I was in Chicago for studies for the first two weeks of January. Sometimes when you are away you miss the news. Last week, at lunch with a parishioner, I learned about the death of a 63 year old man who had wandered away from his residence at Brouillette Manor on January 02. He died in a nearby field. I was shocked by the news. I knew right away that man had to be Charles. A quiet and intelligent man who was always ready to chat, who usually had his notebook in hand, Charles was a joy to visit with whenever I was in the Home either for Mass or to visit his roommate, who is a beloved parishioner of St. Mark’s by-the-Lake. I was terribly saddened by this news as it is a tragic story. My heart goes out to the staff and residents of Brouillette Manor. The staff and management of the Home are good people who work hard to provide good care to the people they serve. I can only imagine how devastating this must be for all concerned.

On January 27th, many people of the Christian faith are marking the life of St. John Chrysostom who was a great preacher of the faith. He once famously said, “If there were no tribulation, there would be no rest; if there were no winter, there would be no summer.” The sadness of a cold winter that has taken the life of Charles, will give way to a springtime and summer of new life and new hope. That summertime will come because we as a people will work hard to do better. I pray that those in positions of responsibility in our system will do what is necessary in the weeks and months ahead to see to it that there are adequate spaces for people who suffer mental illness, people who are seniors, for people who have special needs, and for all who need the care and protection of our society. Charles’ death in the cold of a winter night is a tragedy that we lament because our system failed to provide the best level of care for him. As caring as the people at Brouillette Manor are, the nursing home was simply not the best place for him to be.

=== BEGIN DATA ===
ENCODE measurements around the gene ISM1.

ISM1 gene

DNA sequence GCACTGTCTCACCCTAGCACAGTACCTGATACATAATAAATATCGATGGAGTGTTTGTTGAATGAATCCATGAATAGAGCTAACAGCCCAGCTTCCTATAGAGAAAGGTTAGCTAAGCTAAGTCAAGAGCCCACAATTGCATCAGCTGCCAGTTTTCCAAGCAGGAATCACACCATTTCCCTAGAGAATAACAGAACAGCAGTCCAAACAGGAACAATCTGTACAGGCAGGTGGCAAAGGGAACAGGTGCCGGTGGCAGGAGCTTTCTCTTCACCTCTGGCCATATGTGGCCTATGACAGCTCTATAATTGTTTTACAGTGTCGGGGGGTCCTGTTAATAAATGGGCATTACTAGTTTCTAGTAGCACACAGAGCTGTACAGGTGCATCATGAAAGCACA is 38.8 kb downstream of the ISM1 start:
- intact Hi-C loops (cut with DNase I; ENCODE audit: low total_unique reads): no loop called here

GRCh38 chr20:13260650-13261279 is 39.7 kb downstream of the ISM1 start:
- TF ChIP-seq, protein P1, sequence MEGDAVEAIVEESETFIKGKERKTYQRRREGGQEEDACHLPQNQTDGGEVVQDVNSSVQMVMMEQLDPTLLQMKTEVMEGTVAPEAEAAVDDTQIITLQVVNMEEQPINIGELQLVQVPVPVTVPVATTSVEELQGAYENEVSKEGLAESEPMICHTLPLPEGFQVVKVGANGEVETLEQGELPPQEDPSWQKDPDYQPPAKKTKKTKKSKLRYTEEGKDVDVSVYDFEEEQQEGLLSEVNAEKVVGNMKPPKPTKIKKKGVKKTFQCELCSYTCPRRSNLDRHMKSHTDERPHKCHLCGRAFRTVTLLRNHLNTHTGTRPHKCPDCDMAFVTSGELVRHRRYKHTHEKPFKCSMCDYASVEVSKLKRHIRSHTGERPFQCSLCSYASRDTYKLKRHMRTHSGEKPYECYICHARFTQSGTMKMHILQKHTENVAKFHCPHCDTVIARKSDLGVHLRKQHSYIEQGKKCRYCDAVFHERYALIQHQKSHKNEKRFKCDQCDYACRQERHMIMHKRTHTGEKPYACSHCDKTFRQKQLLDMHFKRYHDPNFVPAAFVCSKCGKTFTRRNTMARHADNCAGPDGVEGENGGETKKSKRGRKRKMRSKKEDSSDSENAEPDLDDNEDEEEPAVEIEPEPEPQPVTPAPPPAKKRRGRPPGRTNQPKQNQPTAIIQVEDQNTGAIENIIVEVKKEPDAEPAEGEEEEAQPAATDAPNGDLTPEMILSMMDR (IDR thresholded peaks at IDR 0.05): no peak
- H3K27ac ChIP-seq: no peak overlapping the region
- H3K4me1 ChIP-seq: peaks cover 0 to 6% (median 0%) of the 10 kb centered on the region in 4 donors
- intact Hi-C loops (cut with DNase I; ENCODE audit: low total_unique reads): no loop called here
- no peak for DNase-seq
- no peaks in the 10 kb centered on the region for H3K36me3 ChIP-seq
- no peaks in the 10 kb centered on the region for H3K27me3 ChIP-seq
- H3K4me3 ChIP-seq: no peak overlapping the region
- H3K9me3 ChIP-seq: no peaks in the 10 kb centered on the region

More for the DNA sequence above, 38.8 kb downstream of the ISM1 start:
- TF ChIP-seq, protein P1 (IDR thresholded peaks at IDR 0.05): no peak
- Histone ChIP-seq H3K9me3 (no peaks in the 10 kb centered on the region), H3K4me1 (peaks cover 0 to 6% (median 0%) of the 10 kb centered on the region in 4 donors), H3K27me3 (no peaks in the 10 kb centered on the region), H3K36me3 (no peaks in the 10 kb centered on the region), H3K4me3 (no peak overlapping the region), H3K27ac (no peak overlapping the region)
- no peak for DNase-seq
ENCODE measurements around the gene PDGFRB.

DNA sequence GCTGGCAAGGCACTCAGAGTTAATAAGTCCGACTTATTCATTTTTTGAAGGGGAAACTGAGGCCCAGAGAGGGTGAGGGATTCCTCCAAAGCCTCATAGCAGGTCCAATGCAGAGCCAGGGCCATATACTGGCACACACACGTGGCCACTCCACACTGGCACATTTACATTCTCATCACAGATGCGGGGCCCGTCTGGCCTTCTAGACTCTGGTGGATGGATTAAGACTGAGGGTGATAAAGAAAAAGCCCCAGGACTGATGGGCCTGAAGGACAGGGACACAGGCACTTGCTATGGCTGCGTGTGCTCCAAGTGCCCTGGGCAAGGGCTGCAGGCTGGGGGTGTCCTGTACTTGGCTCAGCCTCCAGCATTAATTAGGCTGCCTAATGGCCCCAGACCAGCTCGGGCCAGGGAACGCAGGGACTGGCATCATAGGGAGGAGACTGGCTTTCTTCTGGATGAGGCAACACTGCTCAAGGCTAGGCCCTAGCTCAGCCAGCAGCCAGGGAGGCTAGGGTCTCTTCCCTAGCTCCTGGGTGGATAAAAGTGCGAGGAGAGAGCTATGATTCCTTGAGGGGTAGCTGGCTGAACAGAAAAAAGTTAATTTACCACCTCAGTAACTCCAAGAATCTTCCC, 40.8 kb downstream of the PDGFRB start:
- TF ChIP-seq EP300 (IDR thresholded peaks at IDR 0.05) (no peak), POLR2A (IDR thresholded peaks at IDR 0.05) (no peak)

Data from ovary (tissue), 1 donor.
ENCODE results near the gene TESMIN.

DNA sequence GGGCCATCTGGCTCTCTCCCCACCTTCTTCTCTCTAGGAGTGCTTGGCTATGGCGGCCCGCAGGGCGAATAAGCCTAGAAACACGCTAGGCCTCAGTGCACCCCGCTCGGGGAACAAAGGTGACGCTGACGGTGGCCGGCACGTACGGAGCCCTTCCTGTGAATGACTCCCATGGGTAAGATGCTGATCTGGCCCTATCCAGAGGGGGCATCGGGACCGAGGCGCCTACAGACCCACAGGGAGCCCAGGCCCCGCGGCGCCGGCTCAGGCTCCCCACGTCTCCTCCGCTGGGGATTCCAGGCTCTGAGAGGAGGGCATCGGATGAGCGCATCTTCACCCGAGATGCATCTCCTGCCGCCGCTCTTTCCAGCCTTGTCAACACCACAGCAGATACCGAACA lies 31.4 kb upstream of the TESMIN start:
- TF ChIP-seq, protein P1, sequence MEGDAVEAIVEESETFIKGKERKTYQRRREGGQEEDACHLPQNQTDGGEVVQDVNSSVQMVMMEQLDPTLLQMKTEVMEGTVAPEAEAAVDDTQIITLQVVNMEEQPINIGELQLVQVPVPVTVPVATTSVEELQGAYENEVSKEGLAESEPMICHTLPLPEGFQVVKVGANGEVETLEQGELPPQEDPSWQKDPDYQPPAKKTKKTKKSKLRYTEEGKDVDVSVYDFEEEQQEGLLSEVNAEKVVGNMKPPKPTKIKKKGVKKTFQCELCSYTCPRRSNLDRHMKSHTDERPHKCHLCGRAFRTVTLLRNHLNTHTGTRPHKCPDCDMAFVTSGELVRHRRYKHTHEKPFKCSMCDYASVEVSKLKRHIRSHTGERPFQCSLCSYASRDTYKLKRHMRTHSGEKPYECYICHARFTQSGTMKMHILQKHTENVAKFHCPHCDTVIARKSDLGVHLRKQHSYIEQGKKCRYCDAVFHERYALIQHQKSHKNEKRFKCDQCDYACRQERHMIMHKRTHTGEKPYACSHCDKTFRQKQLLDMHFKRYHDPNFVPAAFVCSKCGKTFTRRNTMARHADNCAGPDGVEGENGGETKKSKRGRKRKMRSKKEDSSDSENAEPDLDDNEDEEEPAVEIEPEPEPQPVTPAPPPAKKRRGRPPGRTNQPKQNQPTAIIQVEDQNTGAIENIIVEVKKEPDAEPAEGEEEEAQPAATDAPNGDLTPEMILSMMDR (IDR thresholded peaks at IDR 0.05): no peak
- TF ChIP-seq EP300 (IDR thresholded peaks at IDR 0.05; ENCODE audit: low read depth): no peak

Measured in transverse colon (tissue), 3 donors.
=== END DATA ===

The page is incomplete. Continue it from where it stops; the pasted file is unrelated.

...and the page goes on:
Ours is a strong and caring community. We must now look ahead, past this wintery moment, and ask how we can be better and what we can learn from it. We need to take a page from Charles and have a notebook ready so that we can jot down our revelations and our ideas. I will miss Charles, and I hope his death is not dismissed or forgotten, but a catalyst for change to a system where the vulnerable to often fall through the cracks. Rest in peace Charles.